Simulating buoyancy-driven airflow in buildings by coarse-grid fast fluid dynamics

Mingang Jin, Wei Liu, Qingyan Chen

Research output: Journal article publicationJournal articleAcademic researchpeer-review

24 Citations (Scopus)


Fast fluid dynamics (FFD) is an intermediate model between multi-zone models and computational fluid dynamics (CFD) models for indoor airflow simulations. The use of coarse grids is preferred with FFD in order to increase computing speed. However, by using a very large mesh cell to represent a heat source that could have a much smaller physical size than the cell, coarse-grid FFD would under-predict the thermal plume and thermal stratification. This investigation integrated a thermal plume model into coarse-grid FFD. The integration first used the plume model to calculate a source for the momentum equations and then corrected the temperature at the plume cell. The integration enabled coarse-grid FFD to correctly predict the plumes. When applied to displacement ventilation, coarse-grid FFD with the plume model can accurately predict the mean air temperature stratification in rooms as compared with experimental data from the literature. The improved model has also been used to calculate the ventilation rate for buoyancy-driven natural ventilation. The calculated ventilation rates agree well with the experimental data or predictions by CFD and analytical models. Coarse-grid FFD with the plume model used only a small fraction of the computing time required by fine-grid FFD, while the associated errors for the two grid sizes were comparable.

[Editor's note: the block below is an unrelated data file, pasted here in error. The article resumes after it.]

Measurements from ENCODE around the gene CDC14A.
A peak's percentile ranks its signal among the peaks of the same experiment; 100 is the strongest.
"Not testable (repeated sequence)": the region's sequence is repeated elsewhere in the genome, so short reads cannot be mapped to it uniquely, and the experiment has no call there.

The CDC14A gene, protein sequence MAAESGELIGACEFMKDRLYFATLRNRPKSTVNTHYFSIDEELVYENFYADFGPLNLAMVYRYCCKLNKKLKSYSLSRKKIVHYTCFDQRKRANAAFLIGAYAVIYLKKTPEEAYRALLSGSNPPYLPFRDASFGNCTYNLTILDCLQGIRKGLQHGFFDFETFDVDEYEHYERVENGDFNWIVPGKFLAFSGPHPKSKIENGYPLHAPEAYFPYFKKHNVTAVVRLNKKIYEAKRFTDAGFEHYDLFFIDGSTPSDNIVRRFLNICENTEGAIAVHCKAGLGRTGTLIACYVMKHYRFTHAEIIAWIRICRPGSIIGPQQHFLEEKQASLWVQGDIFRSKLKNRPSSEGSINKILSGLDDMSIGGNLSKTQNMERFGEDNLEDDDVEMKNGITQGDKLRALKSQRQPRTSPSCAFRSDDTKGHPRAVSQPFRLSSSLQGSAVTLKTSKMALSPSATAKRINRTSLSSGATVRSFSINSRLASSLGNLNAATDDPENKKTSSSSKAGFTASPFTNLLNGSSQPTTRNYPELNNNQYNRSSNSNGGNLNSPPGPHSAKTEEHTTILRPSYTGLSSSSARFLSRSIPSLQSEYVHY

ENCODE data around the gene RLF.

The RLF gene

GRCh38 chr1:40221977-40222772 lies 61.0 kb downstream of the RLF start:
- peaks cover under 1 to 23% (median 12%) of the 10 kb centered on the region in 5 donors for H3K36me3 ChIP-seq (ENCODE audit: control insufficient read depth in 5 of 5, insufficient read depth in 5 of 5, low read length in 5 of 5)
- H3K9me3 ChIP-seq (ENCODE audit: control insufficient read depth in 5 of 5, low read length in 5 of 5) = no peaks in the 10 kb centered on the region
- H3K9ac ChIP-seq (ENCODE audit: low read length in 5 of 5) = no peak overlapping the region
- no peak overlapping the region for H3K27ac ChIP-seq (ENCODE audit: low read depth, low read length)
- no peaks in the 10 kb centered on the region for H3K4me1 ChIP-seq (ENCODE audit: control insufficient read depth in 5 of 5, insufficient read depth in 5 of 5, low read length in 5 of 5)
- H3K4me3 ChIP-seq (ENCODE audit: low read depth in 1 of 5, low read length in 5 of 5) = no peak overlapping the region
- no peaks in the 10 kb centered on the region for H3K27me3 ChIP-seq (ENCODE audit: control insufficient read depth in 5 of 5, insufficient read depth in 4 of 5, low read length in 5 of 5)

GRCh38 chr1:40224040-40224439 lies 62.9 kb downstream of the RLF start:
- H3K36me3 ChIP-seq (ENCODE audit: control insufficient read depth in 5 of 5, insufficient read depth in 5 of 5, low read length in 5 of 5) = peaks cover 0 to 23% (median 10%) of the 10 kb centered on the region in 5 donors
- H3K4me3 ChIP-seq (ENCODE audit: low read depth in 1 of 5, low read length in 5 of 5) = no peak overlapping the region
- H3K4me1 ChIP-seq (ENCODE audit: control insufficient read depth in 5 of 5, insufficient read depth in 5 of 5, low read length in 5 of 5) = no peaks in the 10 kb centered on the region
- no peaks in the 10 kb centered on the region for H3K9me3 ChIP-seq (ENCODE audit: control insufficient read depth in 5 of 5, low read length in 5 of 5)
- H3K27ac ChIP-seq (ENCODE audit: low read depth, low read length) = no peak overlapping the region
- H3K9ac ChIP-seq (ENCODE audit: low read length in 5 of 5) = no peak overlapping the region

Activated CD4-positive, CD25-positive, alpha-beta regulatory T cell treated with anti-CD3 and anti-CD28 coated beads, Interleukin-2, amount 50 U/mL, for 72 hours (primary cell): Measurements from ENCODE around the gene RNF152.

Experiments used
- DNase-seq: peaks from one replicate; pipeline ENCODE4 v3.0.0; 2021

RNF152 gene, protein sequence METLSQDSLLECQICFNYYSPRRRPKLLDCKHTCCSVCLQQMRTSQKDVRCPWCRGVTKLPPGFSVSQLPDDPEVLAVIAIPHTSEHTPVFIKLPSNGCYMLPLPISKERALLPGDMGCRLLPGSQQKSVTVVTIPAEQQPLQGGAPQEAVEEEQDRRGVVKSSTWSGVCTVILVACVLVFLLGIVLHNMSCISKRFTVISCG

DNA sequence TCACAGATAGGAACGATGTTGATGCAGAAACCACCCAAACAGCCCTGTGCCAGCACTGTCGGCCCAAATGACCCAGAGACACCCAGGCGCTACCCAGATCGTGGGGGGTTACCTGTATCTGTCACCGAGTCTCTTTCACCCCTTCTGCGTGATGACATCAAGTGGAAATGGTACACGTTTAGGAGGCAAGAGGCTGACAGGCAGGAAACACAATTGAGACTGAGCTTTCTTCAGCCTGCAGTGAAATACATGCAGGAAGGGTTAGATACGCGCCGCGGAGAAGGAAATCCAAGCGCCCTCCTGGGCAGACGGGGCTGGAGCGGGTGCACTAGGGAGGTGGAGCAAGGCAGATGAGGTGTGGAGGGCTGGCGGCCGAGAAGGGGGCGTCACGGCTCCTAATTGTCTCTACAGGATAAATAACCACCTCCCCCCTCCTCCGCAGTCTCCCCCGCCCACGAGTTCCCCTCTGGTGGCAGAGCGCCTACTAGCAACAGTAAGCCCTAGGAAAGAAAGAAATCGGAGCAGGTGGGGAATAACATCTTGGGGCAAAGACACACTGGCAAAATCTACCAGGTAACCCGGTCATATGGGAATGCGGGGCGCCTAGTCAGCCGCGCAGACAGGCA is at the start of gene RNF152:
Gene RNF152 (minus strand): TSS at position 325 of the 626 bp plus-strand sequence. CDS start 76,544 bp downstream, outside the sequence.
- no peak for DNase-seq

Original languageEnglish
Pages (from-to)144-152
Number of pages9
JournalBuilding and Environment
Publication statusPublished - 1 Feb 2015


  • Analytical model
  • Computational fluid dynamics
  • Experimental validation
  • Heat sources
  • Plume model

ASJC Scopus subject areas

  • Environmental Engineering
  • Civil and Structural Engineering
  • Geography, Planning and Development
  • Building and Construction

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